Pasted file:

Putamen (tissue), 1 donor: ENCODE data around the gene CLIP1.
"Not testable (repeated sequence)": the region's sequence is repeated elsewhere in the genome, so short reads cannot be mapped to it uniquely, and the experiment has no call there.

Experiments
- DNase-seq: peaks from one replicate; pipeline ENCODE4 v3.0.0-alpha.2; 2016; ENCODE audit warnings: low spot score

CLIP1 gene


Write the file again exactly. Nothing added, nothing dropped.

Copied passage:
Putamen (tissue), 1 donor: ENCODE data around the gene CLIP1.
"Not testable (repeated sequence)": the region's sequence is repeated elsewhere in the genome, so short reads cannot be mapped to it uniquely, and the experiment has no call there.

Experiments
- DNase-seq: peaks from one replicate; pipeline ENCODE4 v3.0.0-alpha.2; 2016; ENCODE audit warnings: low spot score

CLIP1 gene